Dave Simon, writer of my all-time favourite US TV show, The Wire, has delivered a cracking speech about the divide between rich and poor in America and how capitalism has lost sight of its social compact. Simon is nostalgic for the economy of yesteryear, when America actually produced stuff and the American Dream was still attainable for most people:
Labour doesn’t get to win all its arguments, capital doesn’t get to. But it’s in the tension, it’s in the actual fight between the two, that capitalism actually becomes functional, that it becomes something that every stratum in society has a stake in, that they all share.
The unions actually mattered. The unions were part of the equation. It didn’t matter that they won all the time, it didn’t matter that they lost all the time, it just mattered that they had to win some of the time and they had to put up a fight and they had to argue for the demand and the equation and for the idea that workers were not worth less, they were worth more.
Ultimately we abandoned that and believed in the idea of trickle-down and the idea of the market economy and the market knows best, to the point where now libertarianism in my country is actually being taken seriously as an intelligent mode of political thought. It’s astonishing to me. But it is. People are saying I don’t need anything but my own ability to earn a profit. I’m not connected to society. I don’t care how the road got built, I don’t care where the firefighter comes from, I don’t care who educates the kids other than my kids. I am me. It’s the triumph of the self. I am me, hear me roar…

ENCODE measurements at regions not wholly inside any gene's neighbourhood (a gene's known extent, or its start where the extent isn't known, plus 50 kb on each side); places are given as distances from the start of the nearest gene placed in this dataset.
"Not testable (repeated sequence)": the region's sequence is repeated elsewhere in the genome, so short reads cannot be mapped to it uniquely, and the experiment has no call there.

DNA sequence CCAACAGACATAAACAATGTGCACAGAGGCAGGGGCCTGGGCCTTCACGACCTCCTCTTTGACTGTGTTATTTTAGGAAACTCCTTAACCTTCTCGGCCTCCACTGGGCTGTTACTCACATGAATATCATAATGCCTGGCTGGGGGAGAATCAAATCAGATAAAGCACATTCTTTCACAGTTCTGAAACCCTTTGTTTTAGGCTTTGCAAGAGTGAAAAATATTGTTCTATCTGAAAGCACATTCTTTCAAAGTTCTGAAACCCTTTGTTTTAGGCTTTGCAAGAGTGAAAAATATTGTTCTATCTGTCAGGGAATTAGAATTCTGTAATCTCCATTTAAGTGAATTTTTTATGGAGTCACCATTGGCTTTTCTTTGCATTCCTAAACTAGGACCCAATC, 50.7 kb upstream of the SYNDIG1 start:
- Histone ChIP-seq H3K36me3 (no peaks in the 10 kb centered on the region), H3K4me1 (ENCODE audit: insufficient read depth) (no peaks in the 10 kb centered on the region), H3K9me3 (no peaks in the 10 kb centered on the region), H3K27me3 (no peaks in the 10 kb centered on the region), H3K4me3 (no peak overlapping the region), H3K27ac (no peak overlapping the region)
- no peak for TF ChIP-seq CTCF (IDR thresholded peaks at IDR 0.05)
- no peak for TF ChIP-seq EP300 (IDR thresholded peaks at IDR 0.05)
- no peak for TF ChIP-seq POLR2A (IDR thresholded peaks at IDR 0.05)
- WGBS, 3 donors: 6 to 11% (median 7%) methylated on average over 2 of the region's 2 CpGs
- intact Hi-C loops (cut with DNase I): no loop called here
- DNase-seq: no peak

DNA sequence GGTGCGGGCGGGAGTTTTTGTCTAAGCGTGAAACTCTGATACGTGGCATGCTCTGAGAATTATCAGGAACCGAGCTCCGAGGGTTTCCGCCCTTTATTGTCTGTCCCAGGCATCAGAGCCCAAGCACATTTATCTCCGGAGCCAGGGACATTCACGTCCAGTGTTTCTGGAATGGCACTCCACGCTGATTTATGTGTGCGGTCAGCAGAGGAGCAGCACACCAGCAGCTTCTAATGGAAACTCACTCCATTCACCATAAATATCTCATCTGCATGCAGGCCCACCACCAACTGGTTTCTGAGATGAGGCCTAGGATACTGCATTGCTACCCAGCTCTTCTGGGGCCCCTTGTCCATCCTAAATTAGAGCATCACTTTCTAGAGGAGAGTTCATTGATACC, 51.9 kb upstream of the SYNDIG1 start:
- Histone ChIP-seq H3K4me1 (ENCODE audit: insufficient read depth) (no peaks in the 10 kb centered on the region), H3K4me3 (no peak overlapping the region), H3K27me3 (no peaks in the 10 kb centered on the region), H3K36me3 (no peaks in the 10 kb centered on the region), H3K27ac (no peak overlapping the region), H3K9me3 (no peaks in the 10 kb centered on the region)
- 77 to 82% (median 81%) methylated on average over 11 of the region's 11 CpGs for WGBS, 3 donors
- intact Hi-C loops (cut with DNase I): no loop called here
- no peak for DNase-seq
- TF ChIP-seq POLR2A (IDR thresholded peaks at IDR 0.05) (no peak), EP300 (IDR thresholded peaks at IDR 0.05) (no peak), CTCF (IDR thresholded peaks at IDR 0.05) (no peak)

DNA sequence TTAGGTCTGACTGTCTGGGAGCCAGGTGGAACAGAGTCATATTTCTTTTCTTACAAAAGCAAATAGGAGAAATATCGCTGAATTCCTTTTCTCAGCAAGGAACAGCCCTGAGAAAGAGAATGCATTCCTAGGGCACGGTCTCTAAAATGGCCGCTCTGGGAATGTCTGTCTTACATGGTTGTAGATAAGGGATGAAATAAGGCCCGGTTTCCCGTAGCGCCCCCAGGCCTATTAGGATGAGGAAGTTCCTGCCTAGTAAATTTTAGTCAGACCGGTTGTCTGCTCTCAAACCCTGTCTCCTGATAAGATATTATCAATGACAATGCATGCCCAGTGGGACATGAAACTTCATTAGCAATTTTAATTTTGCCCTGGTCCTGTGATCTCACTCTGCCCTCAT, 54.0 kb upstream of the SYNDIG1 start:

And so in my country you’re seeing a horror show. You’re seeing a retrenchment in terms of family income, you’re seeing the abandonment of basic services, such as public education, functional public education. You’re seeing the underclass hunted through an alleged war on dangerous drugs that is in fact merely a war on the poor and has turned us into the most incarcerative state in the history of mankind, in terms of the sheer numbers of people we’ve put in American prisons and the percentage of Americans we put into prisons. No other country on the face of the Earth jails people at the number and rate that we are.
We have become something other than what we claim for the American dream and all because of our inability to basically share, to even contemplate a socialist impulse…
That’s the great horror show. What are we going to do with all these people that we’ve managed to marginalise?
Adding some fuel to Simon’s view is the below article in Bloomberg BusinessWeek about incomes and rents for those in America towards the bottom of the scale. It says after paying rents, the poor have even less money left over to spend. It cites a study by the Joint Center for Housing Studies of Harvard University:
“In 1960, about one in four renters paid more than 30 percent of income for housing. Today, one in two are cost burdened,” according to the study, America’s Rental Housing.
“Cost-burdened” means you’re paying more than 30 percent of income for housing and “severely cost-burdened” means you’re paying more than half. “By 2011, 28 percent of renters paid more than half their incomes for housing, bringing the number with severe cost burdens up by 2.5 million in just four years, to 11.3 million”…
I have lived and traveled extensively in the US and love many aspects of the country. What I don’t like, however, is its shoddy health care system, gaping income inequality (including its treatment of the poor), its rent seeking large corporations, and its gun culture.
It truly is the land of extremes with the best and worst of everything.